John Updike’s (March 18, 1932–January 27, 2009) memoirs consist of six discontinuous chapters in lieu of an autobiography, written soon after someone informed him of a “repulsive” plan to write his biography, “to take my life, my lode of ore, my heap of memories from me.”
Others would surely explore the writer’s consciousness, but he’d commune with the past and get their first.
In the book’s foreword he says that he tried to “to treat this life, this massive datum which happens to be mine, as a specimen life, representative in its odd uniqueness of all the oddly unique lives in this world.”
But, “These memoirs feel shabby,” the writer best known for his Rabbit tetralogy writes in Self -Consciousness (1996). “Memory is like the wishing-skin in fairy tales, with its limited number of wishes. His, he writes, has been “used up and wished away in the self-serving corruption of fiction.”
Can writing preserve memories and keep death at bay? Who gets to tell Updike’s story after he’s gone, and how will he be remembered? “Age I must, but die I would rather not,” he wrote in Endpoint and Other Poems. “Be with me, words, a little longer.”
The book’s final part (‘On Being a Self Forever’) deals with death, a theme the prolific writer touched on in The Afterlife and Other Stories, in which “in the winter of their lives” it dawns on his ageing characters that “nobody belongs to us, except in memory”. It’s a distancing touched up by Updike’s mother, from whom he inherited a love of writing and psoriasis. When asked about her son’s fame in later years, she replied: “I’d rather it had been me.”
Can writing preserve memory, however subjective, even holding death at bay? For Updike writing was “an addiction, an illusory release, a presumptuous taming of reality, a way of expressing lightly the unbearable.
“That we age and leave behind this litter of dead, unrecoverable selves is both unbearable and the commonest thing in the world — it happens to everybody. In the morning light one can write breezily, without the slight acceleration of one’s pulse, about what one cannot contemplate in the dark without turning in panic to God. In the dark one truly feels that immense sliding, that turning of the vast earth into darkness and eternal cold, taking with it all the furniture and scenery, and the bright distractions and warm touches, of our lives. Even the barest earthly facts are unbearably heavy, weighted as they are with our personal death. Writing, in making the world light — in codifying, distorting, prettifying, verbalizing it — approaches blasphemy.”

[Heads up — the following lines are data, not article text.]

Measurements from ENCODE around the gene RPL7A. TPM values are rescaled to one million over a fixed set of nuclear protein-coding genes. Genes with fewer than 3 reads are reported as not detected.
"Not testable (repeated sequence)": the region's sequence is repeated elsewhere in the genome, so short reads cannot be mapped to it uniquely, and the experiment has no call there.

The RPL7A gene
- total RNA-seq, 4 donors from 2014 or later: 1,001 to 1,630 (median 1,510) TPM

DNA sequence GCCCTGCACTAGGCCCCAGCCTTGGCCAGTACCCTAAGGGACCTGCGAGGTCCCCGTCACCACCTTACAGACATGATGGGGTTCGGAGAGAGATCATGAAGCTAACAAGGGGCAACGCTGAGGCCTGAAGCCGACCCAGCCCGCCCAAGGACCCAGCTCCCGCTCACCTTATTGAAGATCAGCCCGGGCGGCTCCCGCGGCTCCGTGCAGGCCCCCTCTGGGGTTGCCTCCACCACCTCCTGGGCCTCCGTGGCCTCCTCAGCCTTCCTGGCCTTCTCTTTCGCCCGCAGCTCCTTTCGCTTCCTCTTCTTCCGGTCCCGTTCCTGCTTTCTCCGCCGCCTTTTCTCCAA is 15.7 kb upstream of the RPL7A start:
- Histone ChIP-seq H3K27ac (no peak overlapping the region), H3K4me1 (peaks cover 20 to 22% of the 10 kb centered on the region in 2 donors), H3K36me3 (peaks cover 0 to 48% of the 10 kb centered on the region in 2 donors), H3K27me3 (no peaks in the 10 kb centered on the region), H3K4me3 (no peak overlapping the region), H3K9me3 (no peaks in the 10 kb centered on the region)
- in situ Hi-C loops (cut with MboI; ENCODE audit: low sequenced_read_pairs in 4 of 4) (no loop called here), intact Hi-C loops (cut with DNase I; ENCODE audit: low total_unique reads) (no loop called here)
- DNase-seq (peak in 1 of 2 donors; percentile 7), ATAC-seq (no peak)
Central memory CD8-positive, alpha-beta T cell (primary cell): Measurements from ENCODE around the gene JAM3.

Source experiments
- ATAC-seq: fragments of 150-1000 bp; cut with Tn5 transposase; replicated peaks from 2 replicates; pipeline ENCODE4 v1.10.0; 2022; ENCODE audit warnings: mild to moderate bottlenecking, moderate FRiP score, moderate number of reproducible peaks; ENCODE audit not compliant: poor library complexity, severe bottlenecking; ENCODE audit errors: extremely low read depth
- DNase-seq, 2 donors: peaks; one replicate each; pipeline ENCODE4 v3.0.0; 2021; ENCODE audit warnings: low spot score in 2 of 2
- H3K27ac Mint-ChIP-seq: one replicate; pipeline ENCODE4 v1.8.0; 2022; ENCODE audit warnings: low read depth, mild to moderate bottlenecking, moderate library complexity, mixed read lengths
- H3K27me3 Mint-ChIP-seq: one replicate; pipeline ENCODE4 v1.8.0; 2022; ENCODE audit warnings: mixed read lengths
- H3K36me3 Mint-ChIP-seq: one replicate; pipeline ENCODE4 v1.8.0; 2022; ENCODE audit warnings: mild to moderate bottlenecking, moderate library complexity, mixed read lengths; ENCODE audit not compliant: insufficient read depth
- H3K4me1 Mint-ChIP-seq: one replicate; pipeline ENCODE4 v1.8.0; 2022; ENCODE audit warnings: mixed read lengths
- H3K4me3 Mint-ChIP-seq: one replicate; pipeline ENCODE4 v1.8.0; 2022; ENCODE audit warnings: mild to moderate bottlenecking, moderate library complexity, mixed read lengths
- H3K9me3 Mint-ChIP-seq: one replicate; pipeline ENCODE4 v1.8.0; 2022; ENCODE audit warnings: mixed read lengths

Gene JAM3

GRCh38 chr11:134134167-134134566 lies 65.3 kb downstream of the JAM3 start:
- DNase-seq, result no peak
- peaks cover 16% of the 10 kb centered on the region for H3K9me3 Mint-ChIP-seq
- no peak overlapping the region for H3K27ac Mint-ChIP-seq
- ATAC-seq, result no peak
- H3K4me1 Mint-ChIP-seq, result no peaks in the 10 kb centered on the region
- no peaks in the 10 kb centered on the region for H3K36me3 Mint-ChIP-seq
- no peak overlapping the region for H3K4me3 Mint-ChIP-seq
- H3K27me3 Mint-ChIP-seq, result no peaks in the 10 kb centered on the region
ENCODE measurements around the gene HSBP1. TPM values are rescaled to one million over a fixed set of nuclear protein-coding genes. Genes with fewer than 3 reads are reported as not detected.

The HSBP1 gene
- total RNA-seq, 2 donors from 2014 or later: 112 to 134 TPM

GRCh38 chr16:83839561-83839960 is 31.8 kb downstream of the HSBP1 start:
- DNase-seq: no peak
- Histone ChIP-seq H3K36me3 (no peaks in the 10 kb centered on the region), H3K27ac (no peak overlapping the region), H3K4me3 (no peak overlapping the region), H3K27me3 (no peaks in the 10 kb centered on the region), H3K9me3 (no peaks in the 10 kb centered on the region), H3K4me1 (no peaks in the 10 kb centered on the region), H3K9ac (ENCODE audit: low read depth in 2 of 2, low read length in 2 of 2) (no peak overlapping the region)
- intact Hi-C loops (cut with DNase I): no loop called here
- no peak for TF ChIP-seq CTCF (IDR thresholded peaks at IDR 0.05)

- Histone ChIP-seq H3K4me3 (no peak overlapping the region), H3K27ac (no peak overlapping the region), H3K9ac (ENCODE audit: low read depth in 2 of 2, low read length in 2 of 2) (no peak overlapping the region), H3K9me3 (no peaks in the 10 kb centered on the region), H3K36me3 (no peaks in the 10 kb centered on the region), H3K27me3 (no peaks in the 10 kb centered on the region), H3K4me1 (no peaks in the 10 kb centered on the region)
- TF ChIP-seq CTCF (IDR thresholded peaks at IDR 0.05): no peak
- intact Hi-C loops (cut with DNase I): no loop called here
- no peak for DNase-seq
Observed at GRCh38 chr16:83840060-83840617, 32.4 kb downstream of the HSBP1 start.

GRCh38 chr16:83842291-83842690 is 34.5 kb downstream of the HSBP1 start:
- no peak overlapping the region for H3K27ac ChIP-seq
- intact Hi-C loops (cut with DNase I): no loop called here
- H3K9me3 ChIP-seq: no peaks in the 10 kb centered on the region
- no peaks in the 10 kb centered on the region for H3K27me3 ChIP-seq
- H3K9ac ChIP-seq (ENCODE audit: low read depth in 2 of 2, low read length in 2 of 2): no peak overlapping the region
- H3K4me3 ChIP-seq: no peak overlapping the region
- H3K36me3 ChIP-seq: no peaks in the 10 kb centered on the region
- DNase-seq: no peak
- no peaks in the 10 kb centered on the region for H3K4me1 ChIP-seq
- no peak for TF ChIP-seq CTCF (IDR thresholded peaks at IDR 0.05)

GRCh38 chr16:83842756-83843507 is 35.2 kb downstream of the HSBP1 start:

Before more of his thoughts on death, we see Updike’s childhood (‘A Soft Spring Night in Shillington’) as he walks around his hometown streets on a misty night in 1980 – a place he loved “as one loves one’s own body and consciousness, because they are synonymous with being.”
This was America’s middle he wrote of. “My subject,” Updike told Life reporter Jane T Howard in 1966, “is the American Protestant small-town middle class. I like middles. It is in middles that extremes clash, where ambiguity restlessly rules. Something quite intricate and fierce occurs in homes, and it seems to me without doubt worthwhile to examine what it is.”
We experience his battles with asthma and psoriasis (‘At War with My Skin’), something he spoke of in From the Journal of a Leper – “I cannot pass a reflecting surface on the street without glancing in, in hopes that I have somehow changed”; his stammer (‘Getting the Words Out’) and how a love of writing gave redemption; his ambivalence to the Vietnam War (‘On Not Being a Dove’); and the “big, bumptious race” of Updikes (‘A Letter to My Grandson).
But it’s in talking of death that strikes. Updike wonders “Where does the self dawn?”, asserting that “the self’s responsibility… is to achieve rapport if not rapture with the giant, cosmic other: to appreciate, let’s say, the walk back from the mailbox.”
Not only are selves conditional but they die. Each day, we wake slightly altered, and the person we were yesterday is dead. So why, one could say, be afraid of death, when death comes all the time? It is even possible to dislike our old selves, those disposable ancestors of ours. For instance, my high-school self — skinny, scabby, giggly, gabby, frantic to be noticed, tormented enough to be a tormentor, relentlessly pushing his cartoons and posters and noisy jokes and pseudo-sophisticated poems upon the helpless high school — strikes me now as considerably obnoxious, though I owe him a lot: without his frantic ambition and insecurity I would not be sitting on (as my present home was named by others) Haven Hill.
Updike saved almost everything. His papers, stored at Harvard, include his golf scorecards, legal and business records, fan mail, video tapes, photographs, drawings and rejection letters. Was saving and preserving the past done so we could remember him, and he could better remember himself, and try again?
Is it not the singularity of life that terrifies us? Is not the decisive difference between comedy and tragedy that tragedy denies us another chance? Shakespeare over and over demonstrates life’s singularity — the irrevocability of our decisions, hasty and even mad though they be. How solemn and huge and deeply pathetic our life does loom in its once-and doneness, how inexorably linear, even though our rotating, revolving planet offers us the cycles of the day and of the year to suggest that existence is intrinsically cyclical, a playful spin, and that there will always be, tomorrow morning or the next, another chance.
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